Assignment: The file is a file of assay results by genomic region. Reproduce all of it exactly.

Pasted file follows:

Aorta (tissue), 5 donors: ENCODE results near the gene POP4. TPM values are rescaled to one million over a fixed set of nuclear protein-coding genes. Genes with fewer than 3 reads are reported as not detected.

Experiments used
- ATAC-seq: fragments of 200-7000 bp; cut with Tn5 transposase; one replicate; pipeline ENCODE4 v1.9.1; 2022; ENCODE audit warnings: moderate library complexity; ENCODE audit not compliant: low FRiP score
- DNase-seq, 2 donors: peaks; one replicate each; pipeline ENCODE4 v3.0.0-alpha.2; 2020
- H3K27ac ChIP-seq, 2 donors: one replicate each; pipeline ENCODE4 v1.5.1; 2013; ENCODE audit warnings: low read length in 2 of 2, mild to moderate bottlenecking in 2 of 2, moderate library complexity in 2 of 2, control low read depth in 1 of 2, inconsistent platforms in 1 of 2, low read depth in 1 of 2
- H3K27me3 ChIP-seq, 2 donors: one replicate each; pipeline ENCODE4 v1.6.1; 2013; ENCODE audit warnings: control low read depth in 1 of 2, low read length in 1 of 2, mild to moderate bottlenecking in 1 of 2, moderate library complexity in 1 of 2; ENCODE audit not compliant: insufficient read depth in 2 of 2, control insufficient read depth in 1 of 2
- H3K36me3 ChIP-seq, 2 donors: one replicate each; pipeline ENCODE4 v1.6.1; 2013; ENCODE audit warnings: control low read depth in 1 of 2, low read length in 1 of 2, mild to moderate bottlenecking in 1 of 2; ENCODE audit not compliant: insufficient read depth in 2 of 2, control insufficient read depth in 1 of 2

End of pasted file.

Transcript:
Aorta (tissue), 5 donors: ENCODE results near the gene POP4. TPM values are rescaled to one million over a fixed set of nuclear protein-coding genes. Genes with fewer than 3 reads are reported as not detected.

Experiments used
- ATAC-seq: fragments of 200-7000 bp; cut with Tn5 transposase; one replicate; pipeline ENCODE4 v1.9.1; 2022; ENCODE audit warnings: moderate library complexity; ENCODE audit not compliant: low FRiP score
- DNase-seq, 2 donors: peaks; one replicate each; pipeline ENCODE4 v3.0.0-alpha.2; 2020
- H3K27ac ChIP-seq, 2 donors: one replicate each; pipeline ENCODE4 v1.5.1; 2013; ENCODE audit warnings: low read length in 2 of 2, mild to moderate bottlenecking in 2 of 2, moderate library complexity in 2 of 2, control low read depth in 1 of 2, inconsistent platforms in 1 of 2, low read depth in 1 of 2
- H3K27me3 ChIP-seq, 2 donors: one replicate each; pipeline ENCODE4 v1.6.1; 2013; ENCODE audit warnings: control low read depth in 1 of 2, low read length in 1 of 2, mild to moderate bottlenecking in 1 of 2, moderate library complexity in 1 of 2; ENCODE audit not compliant: insufficient read depth in 2 of 2, control insufficient read depth in 1 of 2
- H3K36me3 ChIP-seq, 2 donors: one replicate each; pipeline ENCODE4 v1.6.1; 2013; ENCODE audit warnings: control low read depth in 1 of 2, low read length in 1 of 2, mild to moderate bottlenecking in 1 of 2; ENCODE audit not compliant: insufficient read depth in 2 of 2, control insufficient read depth in 1 of 2